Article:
Condition Monitoring of Lithium-ion Batteries Providing Grid Services

Research output: Book/ReportPh.D. thesis

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Abstract

As the global community grapples with issues of climate change and energy security, sustainable energy solutions become an imperative need for modern society. While renewables like wind and solar promise sustainable solutions, the intermittency of power generation and the spatio-temporal mismatch between energy supply and demand creates challenges for energy system design and operation. To counteract these, the battery energy storage system (BESS) is pivotal in maintaining grid stability. Furthermore, battery applications have grown significantly in all sectors in the trend of energy transition, including electric vehicles (EVs), electric two and three-wheelers, and consumer electronics. The battery state estimation and performance prediction have been of great concern whenever the batteries are used.

This thesis offers comprehensive studies on grid-connected BESS applications, battery health modeling, and real-world battery monitoring and inspection. Despite recent advancements, batteries are under the challenge of fluctuating usage patterns, complex operating environments, and erratic health dynamics. Therefore, our research accentuates the usage patterns of batteries through usage-based assessments. By harnessing state-of-the-art data-driven methodologies and analyzing battery operation records from various sectors, we elevate battery health research to greater applicability and precision. Moving beyond traditional physics-based modeling, data-driven techniques offer insights into battery health development in various conditions, bridging laboratory experimental research with industrial applications.

Structured across five chapters, the work covers the introduction, BESS in power systems, data-driven battery health modeling, real-world battery health prognosis, and a conclusion. First, a comprehensive overview of BESS application and integration in the power system over the last ten years is given, emphasizing the usage pattern assessment. Insights from our BESS development in DTU are shared by showing extensive testing results, including 99.2% capacity efficiency and 5% to 8% capacity degradation. Secondly, three open-access battery datasets are investigated, and parametric and non-parametric regression methods are implemented, including linear regression, Gaussian process regression (GPR), long short-term memory (LSTM), etc. With one-year frequency measurement in the Nordic synchronous area, the cycle-calendar combined life simulation of the batteries used for frequency regulation service is carried out. Extracting the features from the early discharging period of the battery operation, full-cycle capacity estimation is achieved with 1% root mean squared error (RMSE) by 30% information, and the accuracy capacity prediction can be made for the subsequent 300 cycles. Enlarging the scope from one-point capacity degradation prediction, our model predicts the discharge capacity at all voltage levels with the RMSE of 0.008 Ah and the mean absolute percentage error (MAPE) of 0.59% for the prediction step size of 100 cycles.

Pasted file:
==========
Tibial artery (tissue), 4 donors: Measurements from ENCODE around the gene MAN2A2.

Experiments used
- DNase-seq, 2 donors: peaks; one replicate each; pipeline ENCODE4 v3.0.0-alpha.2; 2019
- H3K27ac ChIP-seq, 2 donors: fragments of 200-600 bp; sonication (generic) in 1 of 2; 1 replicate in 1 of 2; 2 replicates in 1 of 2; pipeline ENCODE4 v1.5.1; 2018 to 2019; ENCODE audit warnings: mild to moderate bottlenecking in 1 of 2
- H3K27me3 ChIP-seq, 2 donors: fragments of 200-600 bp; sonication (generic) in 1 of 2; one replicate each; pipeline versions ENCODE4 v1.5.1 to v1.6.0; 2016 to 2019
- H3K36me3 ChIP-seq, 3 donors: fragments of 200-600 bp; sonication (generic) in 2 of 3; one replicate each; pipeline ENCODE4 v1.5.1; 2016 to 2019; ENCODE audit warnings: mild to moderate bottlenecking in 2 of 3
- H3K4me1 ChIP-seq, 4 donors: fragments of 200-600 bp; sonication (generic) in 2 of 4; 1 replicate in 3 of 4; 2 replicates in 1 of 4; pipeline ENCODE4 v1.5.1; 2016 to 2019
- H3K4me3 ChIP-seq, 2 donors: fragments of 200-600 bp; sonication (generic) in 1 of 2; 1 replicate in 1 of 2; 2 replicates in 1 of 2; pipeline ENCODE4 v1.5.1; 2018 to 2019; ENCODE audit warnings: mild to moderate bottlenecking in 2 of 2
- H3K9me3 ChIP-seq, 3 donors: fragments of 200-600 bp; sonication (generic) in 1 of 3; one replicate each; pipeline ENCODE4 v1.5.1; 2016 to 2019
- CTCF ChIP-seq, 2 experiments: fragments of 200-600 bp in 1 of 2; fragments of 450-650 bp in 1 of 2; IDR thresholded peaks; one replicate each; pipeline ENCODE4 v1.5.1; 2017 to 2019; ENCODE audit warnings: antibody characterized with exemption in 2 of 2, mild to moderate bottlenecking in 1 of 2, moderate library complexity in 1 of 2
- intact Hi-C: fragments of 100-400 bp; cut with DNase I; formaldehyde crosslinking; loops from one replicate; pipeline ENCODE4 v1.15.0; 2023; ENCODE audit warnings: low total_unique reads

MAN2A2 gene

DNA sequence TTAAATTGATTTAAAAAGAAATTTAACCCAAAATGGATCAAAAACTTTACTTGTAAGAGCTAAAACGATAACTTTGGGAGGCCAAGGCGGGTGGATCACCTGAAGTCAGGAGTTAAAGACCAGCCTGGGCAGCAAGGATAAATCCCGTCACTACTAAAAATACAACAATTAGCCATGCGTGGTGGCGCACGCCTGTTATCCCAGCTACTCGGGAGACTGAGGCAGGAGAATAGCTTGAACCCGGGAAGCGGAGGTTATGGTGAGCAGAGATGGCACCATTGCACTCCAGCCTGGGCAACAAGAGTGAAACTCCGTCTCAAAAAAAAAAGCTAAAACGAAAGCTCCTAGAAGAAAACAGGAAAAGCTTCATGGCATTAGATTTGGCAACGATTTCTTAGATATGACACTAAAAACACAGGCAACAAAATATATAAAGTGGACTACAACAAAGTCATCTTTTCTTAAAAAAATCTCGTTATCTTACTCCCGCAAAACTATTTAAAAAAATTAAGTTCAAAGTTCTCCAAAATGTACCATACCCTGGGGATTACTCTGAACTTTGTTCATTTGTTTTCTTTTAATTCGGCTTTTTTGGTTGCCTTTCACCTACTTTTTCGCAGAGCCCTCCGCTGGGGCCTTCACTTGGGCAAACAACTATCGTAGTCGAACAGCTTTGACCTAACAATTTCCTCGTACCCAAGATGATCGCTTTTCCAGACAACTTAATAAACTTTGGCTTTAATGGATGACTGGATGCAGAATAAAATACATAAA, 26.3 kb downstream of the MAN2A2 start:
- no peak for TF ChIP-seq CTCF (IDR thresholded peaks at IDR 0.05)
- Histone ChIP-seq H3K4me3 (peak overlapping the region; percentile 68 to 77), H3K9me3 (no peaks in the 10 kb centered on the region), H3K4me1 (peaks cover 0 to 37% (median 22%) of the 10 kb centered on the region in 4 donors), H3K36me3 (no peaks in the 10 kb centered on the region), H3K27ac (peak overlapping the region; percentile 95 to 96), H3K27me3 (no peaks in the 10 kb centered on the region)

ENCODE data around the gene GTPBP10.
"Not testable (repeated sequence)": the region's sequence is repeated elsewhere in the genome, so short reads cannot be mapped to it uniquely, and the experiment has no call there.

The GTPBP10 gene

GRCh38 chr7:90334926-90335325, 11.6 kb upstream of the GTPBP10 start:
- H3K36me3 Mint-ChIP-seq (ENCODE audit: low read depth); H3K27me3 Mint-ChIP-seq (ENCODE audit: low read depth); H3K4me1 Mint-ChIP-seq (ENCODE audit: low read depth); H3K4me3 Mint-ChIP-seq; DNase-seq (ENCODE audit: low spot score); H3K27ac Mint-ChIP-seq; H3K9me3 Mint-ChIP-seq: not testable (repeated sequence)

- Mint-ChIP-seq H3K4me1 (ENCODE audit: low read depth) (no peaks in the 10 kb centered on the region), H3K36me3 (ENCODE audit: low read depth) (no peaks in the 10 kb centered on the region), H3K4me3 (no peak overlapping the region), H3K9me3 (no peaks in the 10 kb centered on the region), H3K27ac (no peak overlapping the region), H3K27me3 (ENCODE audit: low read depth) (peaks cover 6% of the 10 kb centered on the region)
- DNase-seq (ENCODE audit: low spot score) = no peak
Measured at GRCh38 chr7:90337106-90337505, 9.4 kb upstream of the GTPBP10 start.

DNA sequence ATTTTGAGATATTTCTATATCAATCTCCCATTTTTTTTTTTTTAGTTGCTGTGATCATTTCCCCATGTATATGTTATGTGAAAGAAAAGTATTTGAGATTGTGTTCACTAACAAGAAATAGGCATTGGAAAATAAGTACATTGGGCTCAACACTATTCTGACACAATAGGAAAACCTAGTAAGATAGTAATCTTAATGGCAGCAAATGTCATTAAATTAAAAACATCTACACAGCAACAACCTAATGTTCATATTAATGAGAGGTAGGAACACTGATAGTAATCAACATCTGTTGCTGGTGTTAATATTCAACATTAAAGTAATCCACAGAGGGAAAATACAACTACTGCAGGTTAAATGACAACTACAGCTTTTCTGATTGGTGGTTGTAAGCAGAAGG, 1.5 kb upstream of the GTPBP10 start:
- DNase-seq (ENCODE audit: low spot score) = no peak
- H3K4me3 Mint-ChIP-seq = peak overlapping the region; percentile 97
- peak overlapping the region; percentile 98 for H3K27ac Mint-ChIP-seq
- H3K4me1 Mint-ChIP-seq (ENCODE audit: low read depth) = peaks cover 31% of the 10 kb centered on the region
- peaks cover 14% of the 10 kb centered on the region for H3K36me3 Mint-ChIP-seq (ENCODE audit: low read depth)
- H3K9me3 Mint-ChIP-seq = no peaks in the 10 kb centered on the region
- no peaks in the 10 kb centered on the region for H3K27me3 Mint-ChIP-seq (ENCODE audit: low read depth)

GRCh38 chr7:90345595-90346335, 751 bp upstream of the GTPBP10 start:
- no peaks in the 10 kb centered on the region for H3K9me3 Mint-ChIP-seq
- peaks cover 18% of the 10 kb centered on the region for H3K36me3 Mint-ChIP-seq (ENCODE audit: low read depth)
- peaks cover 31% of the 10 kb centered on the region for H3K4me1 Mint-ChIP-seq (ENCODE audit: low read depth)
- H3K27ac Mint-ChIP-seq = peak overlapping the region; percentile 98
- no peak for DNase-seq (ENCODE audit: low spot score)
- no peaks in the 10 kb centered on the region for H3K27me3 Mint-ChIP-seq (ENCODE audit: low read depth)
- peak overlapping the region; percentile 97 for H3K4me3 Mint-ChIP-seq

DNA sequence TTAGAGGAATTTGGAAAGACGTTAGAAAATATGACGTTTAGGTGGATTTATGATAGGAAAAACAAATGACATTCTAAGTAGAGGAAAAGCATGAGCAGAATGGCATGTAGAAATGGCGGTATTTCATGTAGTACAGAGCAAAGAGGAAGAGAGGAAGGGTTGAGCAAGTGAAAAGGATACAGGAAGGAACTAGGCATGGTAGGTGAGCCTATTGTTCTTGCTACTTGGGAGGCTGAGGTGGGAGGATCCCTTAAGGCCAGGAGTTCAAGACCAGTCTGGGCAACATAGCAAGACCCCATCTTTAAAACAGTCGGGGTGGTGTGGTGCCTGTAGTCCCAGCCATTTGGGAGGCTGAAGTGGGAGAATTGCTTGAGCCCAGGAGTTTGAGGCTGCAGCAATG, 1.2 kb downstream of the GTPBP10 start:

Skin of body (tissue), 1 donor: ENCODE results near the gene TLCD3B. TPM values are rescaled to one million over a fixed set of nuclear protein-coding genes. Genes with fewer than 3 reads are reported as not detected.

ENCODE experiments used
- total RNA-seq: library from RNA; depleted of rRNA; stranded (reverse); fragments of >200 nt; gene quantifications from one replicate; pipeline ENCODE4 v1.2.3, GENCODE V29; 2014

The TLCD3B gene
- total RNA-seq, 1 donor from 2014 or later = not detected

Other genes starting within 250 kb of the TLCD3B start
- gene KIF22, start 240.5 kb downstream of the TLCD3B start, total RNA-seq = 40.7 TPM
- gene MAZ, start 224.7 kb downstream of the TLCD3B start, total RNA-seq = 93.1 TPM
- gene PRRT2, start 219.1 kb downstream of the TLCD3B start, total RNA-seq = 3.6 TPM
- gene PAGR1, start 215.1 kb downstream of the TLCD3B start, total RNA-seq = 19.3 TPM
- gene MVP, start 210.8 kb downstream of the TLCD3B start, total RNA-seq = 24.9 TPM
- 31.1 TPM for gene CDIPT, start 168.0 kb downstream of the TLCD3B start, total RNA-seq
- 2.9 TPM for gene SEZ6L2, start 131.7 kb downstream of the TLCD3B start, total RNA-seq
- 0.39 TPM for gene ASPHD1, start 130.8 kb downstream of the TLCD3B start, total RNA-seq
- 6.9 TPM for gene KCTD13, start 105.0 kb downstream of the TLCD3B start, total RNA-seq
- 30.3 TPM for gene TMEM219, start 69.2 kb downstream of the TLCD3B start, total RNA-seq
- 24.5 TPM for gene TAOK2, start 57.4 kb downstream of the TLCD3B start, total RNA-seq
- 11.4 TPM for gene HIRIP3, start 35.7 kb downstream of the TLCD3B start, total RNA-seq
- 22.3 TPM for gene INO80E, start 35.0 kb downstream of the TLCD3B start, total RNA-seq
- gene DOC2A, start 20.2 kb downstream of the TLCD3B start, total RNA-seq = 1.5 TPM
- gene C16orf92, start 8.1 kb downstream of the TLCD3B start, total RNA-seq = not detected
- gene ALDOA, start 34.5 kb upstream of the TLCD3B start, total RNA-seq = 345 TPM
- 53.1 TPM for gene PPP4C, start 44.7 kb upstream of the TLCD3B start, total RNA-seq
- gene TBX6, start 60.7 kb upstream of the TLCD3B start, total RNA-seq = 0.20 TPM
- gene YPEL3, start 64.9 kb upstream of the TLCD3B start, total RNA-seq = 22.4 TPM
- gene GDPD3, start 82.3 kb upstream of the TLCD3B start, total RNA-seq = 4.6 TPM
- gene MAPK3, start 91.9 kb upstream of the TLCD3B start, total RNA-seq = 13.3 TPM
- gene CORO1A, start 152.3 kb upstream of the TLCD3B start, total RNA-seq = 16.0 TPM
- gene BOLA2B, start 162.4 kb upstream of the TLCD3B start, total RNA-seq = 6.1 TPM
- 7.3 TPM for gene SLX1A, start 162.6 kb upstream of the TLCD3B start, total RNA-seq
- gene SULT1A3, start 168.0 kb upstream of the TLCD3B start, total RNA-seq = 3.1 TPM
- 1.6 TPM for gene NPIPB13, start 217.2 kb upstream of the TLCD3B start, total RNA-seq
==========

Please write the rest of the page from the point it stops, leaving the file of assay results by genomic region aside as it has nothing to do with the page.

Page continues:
Lastly, quantification approaches are carried out based on the field monitoring data from fleets of 176 battery modules with more than 12000 module-charging cycles and 160000 cell-charging cycles. Tackling the arbitrary real-life usage pattern, the capacity degradation is quantified by the selected SOC range, which is 60% to 80%. The end-of-life prediction accuracy reaches 9.79 cycles with the first 10-cycle information for early prediction by random forest algorithm, and the battery module classification achieves more than 97% accuracy in classifying the modules with thermal runaway risk.

The Ph.D. work distinguishes itself by analyzing vast battery applications and operation records from laboratory tests to practical usage, demonstrating plenty of data-driven algorithms for battery health prognosis, and yielding insights into realistic battery condition monitoring results. Challenges such as limited data access and complex battery usage are emphasized, together with the opportunities provided by emerging data analysis technologies, a burgeoning battery application landscape, and advanced machine learning techniques. Given the centrality of energy storage in human society endeavors, understanding battery usage and health is paramount. Such knowledge not only improves power system reliability, hardware lifespan, etc., but also impacts the second life and decommissioning of battery systems. All of these aspects are crucial for building a sustainable future.
Original languageEnglish
Place of PublicationKongens Lyngby
PublisherTechnical University of Denmark
Number of pages212
Publication statusPublished - 2023

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